In a small saucepan, combine cream, orange zest, and orange liquor and bring just to a boil. Remove from heat immediately. Pour cream mixture over chocolate, stir to combine. Add butter and salt. Stir until mixture is smooth and a ganache forms. Pour into a nonstick cake pan, an 8-inch round or a 12-by-6 inch rectangular pan, and refrigerate for at least an hour, up to three, until the ganache hardens.
When the ganache is ready, use two spoons to begin to shape the ganache into balls. You do this so the truffles will be easier to roll into balls later. The size of the truffles is up to you. Mine are about a third of an ounce each. Place each measured-out truffle on a baking sheet lined with wax paper.
Refrigerate truffles for five to ten minutes, enough time to allow them to firm up again. Meanwhile, fill a large ziplock bag with ice. It’s good to have ice nearby while you roll the truffles, to keep your hands cool and the truffles from melting. With the palms of your (iced) hands, roll each truffle into a smooth ball.
You’ll make a mess, but trust me: this is just about the tidiest method I’ve found, and I’ve tried it all. Remember: spoon, refrigerate, ice, roll. Pour about 1/2 cup unsweetened cocoa powder into a bowl, and roll each truffle in it. This will smooth over any rough edges. You can stop here. They’re done.
Or you can get fancy. You can dip the truffles in more chocolate and top them with candied orange peels. Labor intensive, but never a bad idea. Here’s what you do: In a double boiler, heat another 12 oz dark chocolate, stirring frequently, until just melted. Remove from heat. Add another 2 oz chopped dark chocolate, and stir until the fresh chips melt and the chocolate begins to cool and thicken.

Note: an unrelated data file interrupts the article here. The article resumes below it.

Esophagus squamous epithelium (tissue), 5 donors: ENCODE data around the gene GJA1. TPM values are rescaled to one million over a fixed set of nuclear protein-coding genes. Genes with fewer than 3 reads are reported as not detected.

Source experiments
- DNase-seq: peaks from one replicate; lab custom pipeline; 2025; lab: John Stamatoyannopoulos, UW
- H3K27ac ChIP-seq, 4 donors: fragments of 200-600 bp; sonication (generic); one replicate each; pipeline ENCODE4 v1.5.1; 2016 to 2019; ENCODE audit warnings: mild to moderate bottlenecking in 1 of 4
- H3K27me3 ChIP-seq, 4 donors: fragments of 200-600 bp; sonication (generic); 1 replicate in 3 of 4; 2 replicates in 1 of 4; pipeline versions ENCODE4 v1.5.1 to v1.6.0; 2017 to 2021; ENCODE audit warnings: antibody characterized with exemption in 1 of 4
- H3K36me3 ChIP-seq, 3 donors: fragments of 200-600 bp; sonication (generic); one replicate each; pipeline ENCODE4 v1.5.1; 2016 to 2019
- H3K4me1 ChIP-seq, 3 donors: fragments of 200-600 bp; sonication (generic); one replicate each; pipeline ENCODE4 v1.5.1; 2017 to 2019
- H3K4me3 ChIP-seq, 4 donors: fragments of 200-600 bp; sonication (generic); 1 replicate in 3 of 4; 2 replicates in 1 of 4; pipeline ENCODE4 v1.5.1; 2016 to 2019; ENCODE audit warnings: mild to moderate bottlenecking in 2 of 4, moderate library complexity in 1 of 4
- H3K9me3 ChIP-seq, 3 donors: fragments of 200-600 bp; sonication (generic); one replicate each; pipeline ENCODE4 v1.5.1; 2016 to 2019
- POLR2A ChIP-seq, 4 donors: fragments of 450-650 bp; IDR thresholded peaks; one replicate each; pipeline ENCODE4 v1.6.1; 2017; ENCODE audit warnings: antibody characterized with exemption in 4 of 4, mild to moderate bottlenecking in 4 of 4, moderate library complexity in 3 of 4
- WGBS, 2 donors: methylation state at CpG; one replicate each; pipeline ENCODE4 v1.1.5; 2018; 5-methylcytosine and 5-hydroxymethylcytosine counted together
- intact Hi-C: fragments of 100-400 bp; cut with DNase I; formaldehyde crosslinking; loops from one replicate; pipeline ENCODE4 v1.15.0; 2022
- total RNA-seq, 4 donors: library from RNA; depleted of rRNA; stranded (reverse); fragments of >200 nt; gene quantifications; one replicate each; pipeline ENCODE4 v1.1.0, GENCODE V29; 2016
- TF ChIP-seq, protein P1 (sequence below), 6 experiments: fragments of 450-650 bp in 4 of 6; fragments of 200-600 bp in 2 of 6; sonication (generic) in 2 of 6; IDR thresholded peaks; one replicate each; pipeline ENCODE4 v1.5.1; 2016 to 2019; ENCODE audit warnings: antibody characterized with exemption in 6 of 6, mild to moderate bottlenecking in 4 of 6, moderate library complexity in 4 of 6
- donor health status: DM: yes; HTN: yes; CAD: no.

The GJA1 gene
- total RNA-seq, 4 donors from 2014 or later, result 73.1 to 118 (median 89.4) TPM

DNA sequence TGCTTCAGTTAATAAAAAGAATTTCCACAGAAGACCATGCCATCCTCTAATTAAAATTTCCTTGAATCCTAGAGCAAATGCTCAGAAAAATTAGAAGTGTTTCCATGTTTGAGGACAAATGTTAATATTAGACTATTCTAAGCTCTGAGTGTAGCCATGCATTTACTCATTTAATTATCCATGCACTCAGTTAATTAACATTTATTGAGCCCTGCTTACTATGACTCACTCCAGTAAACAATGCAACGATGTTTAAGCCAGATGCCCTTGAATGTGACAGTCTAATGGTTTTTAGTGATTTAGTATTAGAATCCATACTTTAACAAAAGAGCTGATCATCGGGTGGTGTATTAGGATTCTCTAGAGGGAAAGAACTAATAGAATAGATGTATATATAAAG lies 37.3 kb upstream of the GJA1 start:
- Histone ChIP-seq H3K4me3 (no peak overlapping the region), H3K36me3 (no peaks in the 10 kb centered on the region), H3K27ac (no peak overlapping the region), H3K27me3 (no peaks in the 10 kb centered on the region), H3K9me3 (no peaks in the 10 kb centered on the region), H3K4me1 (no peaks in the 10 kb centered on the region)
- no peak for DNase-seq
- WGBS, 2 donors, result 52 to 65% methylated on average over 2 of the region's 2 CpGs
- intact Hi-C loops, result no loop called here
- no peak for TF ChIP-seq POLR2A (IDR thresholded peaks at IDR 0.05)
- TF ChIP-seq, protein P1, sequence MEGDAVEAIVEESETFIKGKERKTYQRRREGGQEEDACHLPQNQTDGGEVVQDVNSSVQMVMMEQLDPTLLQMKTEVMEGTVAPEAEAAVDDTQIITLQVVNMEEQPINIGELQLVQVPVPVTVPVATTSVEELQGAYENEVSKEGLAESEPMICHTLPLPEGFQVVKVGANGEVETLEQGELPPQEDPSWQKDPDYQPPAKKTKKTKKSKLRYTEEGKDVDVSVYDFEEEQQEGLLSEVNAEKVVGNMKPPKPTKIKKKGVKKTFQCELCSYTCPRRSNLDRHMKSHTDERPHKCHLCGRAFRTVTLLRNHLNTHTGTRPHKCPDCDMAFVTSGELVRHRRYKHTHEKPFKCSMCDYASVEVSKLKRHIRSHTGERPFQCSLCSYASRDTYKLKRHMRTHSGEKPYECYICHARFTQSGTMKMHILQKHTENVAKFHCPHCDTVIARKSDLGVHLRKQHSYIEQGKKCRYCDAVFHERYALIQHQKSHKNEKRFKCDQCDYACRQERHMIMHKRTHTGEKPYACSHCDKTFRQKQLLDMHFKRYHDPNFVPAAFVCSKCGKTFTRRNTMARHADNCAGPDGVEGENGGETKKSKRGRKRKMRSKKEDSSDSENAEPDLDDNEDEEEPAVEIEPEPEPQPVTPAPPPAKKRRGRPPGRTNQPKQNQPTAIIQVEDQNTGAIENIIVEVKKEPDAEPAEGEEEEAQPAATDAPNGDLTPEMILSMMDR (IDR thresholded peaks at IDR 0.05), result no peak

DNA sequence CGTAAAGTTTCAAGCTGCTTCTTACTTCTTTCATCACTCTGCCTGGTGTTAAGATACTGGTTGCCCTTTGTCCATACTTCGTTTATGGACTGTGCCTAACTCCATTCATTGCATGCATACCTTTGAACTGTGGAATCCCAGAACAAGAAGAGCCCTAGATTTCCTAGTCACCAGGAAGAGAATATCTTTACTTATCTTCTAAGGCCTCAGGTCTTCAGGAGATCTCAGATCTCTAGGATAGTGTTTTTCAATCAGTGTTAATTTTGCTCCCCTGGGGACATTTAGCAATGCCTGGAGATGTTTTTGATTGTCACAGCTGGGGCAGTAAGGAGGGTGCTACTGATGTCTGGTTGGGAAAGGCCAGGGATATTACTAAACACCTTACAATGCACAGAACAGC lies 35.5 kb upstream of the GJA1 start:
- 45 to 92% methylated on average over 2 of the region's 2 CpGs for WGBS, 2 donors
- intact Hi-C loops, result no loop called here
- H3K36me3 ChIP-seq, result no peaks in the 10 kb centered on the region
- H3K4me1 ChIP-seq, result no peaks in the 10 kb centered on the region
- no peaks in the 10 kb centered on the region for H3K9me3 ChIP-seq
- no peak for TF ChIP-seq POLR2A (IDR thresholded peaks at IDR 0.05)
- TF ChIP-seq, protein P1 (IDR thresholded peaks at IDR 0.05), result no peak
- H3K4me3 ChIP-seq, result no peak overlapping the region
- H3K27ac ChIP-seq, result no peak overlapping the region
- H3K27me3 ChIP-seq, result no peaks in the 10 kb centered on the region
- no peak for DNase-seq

This is called tempering the chocolate. It produces a chocolate that will harden to be snappy and shiny, like all really good chocolate is at room temperature.
If you’re using a candy thermometer, once the chocolate reaches 88 degrees, it’s ready. I don’t use a candy thermometer…
With a fork, lower the rolled truffles into the melted chocolate. Lift them out quickly, and allow some of the excess chocolate to drain off the truffle before removing to a baking sheet lined with wax paper.
Sprinkle the dipped truffles with minced candied orange peels, or place a slivered orange peel on top. Your choice! Once the chocolate hardens, you can melt the rough edges down on a warm pan or plate.
or, Candied Orange Peels Dipped in Chocolate
– 2 navel oranges
– 2 cups sugar, plus 2 cups for dusting
– Juice of 1/2 lemon
– 8 oz bittersweet chocolate
Slice the top and bottom off both oranges, and score the peel four times lengthwise along each orange. Remove the peel.
Slice the peel into 1/4 inch segments. Place in a medium pot, fill with cold water, and slowly bring to a boil. Once the water is boiling, drain the peels. Repeat, 5-7 times, until the peels lose their bitterness. (This is the kind of line that’s so easy to write in a recipe, that takes a century to actually accomplish. You’ve been warned.)
On the final boil, cover the peels with only 2-3 inches of water, add sugar and lemon juice, and simmer on low heat for 10 minutes. Drain, and arrange peels on a drying rack. Place rack by a fire or in the oven at 200 degrees for up to three hours, until peels are just moist.
Roll peels in sugar, shake off excess, and place peels on drying rack again. Allow them to sit until they are completely dry, but still tender. This is an overnight kind of thing.
Melt chocolate in a double boiler, and dip half of each peel into the chocolate.
Arrange on a baking sheet lined with wax paper, and allow chocolate to harden, and finally, enjoy.